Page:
While the City of Prince Rupert gets to work on repairs to the Alaska Marine Highway dock (and maybe some PR repairs for their relations with the Alaska Ferry Service), the Alaskan Ferries will be coming ashore via the BC Ferry dock at Fairview Bay.
As we posted last night here on the Podunk, the AMHS only last week received final word that the Rupert dock was no longer safe for use by the Alaska ferries that regularly call on the Fairview terminal, this was perhaps a wee bit of an irritant for our Alaska neighbours. As the tone of their press release suggested that they had made more than one attempt to find out the status of the dock over the last few months.
The impression left by their press release is that they were not seeming to receive the kind of feedback that they were hoping for from the city. A surprising thing, considering how much the city has tried to build the Alaska Ferries into our total tourism package.
The Daily News worked out some background on the story for Monday's paper including an interesting note that the issue was apparently to be introduced to council at last weeks meeting, however due to a lack of available councillors (only three apparently were willing and able to attend last Tuesday's session) the issue got bumped.
We're still a little puzzled here at the Podunkian listening post as to how the council meeting ended up at the cancelled stage, who was ready to get to work and who wasn't and more importantly if that meeting ever was made up. Surely there must be some newsworthy tidbits from last weeks non event, that the local media might be able to fill in some of the blanks on.
It would seem from this story that at least one bit of open city business seemed to slip through some cracks, considering the fact that Prince Rupert is finding out all of the details on the state of the Alaska Ferry Dock and our relations with AMHS through Alaskan sources.
Safety concerns put ferry service in jeopardy
By Leanne Ritchie
The Daily News
Monday, March 31, 2008
By Leanne Ritchie
The Daily News
Monday, March 31, 2008
Pages one and three
In a triumph of cooperation and adaptability, the Alaska ferry will keep sailing, despite a major problem with its dock in Prince Rupert.
The Alaska Marine Highway System (AMHS) found out late last week that its was unable to dock its ferries in Prince Rupert after the city was forced to shut down its mooring facility because of safety concerns.
Roger Wetherell, chief communications officer with Alaska's Department of Transportation, said two sailings were canceled between Ketchikan, Alaska, and Prince Rupert, because of the problem after the city learned that the facility was unsafe.
However, the AMHS was given permission to try to use the B.C. Ferries terminal which is located next to the AMHS terminal and following tests this weekend, the AMHS found it could successfully dock and use the ramp system, so the Alaska ferry will be able to use the facilities while repairs are carried out to its dock.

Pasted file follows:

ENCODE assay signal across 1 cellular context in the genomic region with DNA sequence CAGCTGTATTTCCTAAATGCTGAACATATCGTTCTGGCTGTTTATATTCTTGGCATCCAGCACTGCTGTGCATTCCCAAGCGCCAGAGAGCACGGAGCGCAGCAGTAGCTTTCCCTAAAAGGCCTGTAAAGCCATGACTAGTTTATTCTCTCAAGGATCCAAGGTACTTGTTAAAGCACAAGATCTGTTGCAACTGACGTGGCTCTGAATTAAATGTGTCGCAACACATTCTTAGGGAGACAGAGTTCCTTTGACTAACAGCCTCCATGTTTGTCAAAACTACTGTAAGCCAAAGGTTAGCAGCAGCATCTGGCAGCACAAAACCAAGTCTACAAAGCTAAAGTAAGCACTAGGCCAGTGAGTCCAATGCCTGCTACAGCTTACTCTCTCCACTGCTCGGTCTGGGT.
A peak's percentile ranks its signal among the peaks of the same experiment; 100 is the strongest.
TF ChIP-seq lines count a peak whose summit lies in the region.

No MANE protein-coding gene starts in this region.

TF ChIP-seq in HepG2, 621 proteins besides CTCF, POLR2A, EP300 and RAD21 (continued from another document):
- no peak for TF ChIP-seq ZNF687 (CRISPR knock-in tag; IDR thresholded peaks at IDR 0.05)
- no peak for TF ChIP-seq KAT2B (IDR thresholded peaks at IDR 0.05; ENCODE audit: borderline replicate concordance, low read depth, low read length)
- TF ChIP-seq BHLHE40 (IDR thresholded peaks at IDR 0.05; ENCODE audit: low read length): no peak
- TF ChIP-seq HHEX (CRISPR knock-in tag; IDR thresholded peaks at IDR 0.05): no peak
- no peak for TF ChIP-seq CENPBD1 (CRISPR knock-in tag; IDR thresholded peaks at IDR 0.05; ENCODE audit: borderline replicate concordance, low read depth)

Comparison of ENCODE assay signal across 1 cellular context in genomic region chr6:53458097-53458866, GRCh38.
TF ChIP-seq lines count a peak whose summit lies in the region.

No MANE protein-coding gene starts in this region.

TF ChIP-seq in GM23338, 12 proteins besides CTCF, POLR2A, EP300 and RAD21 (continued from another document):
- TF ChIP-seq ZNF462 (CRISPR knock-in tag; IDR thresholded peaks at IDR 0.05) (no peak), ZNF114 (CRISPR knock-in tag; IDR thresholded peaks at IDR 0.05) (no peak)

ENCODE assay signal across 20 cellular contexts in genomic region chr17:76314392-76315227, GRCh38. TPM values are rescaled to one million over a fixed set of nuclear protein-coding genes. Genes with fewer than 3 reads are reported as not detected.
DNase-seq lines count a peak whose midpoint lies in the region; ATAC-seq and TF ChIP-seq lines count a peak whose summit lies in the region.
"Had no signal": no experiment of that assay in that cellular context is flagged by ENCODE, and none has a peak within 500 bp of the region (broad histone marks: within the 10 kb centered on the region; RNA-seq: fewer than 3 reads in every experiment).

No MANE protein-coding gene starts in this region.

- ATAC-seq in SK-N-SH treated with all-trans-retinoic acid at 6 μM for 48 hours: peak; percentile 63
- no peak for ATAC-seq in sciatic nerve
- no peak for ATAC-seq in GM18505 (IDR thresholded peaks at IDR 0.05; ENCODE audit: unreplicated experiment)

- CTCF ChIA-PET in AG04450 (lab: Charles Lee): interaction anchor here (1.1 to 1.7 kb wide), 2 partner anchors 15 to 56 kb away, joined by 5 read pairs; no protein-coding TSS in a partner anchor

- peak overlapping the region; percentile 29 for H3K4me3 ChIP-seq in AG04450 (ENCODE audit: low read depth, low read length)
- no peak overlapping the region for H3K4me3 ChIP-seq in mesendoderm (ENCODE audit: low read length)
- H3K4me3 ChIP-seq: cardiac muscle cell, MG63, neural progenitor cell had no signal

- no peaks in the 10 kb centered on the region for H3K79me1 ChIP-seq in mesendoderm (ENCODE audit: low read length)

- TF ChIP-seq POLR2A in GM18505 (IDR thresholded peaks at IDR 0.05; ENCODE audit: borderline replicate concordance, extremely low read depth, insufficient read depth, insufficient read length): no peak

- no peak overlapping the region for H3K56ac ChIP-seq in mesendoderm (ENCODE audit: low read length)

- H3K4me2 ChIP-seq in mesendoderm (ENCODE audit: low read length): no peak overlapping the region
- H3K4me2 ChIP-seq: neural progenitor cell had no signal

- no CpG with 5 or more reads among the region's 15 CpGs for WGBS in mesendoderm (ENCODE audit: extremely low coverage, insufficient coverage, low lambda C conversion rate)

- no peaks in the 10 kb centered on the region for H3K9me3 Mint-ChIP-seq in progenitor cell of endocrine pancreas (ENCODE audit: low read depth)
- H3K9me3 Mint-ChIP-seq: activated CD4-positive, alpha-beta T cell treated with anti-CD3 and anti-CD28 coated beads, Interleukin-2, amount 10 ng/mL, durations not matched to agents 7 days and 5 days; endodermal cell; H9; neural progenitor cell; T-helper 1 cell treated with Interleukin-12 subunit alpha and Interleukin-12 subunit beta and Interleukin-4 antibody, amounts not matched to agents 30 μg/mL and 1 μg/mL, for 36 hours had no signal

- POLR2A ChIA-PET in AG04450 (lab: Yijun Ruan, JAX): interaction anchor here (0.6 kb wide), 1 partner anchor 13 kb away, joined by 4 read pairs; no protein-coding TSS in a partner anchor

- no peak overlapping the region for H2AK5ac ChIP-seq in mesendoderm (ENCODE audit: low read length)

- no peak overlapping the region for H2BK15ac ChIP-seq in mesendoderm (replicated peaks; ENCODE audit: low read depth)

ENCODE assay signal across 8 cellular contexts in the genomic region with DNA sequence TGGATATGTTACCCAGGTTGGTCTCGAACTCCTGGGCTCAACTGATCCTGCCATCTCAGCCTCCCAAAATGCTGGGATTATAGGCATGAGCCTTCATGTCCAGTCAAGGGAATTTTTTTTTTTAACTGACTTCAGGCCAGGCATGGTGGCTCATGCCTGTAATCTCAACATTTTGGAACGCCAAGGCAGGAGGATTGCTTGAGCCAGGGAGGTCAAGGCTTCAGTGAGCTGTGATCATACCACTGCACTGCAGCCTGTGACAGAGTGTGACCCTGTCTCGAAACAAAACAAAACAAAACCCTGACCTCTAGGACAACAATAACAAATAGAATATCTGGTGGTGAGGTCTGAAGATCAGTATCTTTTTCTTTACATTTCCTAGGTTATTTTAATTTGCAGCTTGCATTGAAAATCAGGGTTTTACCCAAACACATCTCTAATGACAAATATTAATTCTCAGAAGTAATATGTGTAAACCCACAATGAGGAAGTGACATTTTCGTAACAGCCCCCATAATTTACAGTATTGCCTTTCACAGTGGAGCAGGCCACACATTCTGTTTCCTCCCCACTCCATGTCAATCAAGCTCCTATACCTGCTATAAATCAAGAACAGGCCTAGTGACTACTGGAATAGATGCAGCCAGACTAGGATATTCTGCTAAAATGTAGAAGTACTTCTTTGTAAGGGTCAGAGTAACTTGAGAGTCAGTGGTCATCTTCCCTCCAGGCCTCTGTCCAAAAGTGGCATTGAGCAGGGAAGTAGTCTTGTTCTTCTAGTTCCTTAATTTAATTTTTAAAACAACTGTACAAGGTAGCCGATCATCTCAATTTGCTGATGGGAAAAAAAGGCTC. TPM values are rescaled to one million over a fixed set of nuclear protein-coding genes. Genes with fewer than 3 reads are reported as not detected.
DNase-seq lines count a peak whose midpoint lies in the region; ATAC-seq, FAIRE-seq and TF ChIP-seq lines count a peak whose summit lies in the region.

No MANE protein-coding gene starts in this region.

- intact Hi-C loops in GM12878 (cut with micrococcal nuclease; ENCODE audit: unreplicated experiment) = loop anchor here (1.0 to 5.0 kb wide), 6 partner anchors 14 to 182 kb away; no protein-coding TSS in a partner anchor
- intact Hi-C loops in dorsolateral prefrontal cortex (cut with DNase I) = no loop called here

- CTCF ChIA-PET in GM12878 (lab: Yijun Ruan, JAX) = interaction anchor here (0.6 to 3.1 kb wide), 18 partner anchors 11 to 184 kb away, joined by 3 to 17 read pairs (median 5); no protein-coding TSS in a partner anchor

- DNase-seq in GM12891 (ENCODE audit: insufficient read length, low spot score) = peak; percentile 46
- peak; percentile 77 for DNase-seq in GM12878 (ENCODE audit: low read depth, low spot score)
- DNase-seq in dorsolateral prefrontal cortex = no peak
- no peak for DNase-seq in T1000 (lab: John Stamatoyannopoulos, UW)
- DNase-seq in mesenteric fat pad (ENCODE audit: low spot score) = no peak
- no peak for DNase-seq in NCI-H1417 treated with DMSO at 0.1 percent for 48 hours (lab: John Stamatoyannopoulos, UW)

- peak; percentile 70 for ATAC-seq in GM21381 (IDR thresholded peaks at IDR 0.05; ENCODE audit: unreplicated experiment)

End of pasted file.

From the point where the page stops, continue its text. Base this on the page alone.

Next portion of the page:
"The vessel M/V Matanuska is transiting northbound from Washington and is scheduled to arrive in Prince Rupert Sunday at 3 a.m. and at that time, it will attempt to moor at the B.C. Ferries dock because we have received permission from B.C. Ferries to use their mooring facilities," said Wetherell before the successful trial on the weekend.
"The key factor is whether or not if our vessels will fit and the ramps will accommodate our vessels to the shore. We are sending a team of experts down to met the Matanuska when it arrives Sunday morning to analyze the situation and see if we can use the facility safely. If we can, great, we will use that as long as we are able to and if not we will go from there."
He noted the AMHS has been expressing its structural concerns to the City of Prince Rupert and the mayor's office for at least three months.
"We had repeatedly expressed concerns to the city and mayor's office and asked about having those concerns looked into through the means of an engineer's report. We wanted a study done to have the facilities checked for safety purposes."
"If there was any reason these facilities would not support the safety of passengers and crew we wanted to know to what degree," Wetherell said.
"They sent us those findings and they have since indicated to us they have shut down the use of facility. Since then, we have had to strategize and find an alternative means of mooring our vessels in Prince Rupert."
In the meantime, tourism season is just around the corner and the AMHS system has scheduled increased stops in Prince Rupert this summer, going from two stops in the winter to four stops per week starting in May.
"There would be increased ridership in Prince Rupert between May and September. We know that there are confirmed bookings between May and September that include 8,000 passengers and 3,000 vehicles and that, obviously, is in the balance," he said Friday. No one from the city, or the mayor's office was available for comment on Friday. See upcoming editions of the Daily News for more.
The city did have an engineer's survey conducted on the facility, although it was never presented to council. Council was set to receive a small report recommending the city amend its agreement with the AMHS last Monday and allow the AMHS to use the B.C. Ferries dock, but with only three council members in attendance, they didn't have quorum.
Fixing the dock facilities is on the list of this year's projects for the city, although it is unknown whether those plans will need to be expanded since receiving the engineers' report.
The city started the work on the dock in 2006 after the Alaska Marine Highway System noted extensive damage to pilings caused by a winter storm. However, the city was unable to complete the work in 2007 after the budget shortfall when it over-estimated its revenue by $5 million.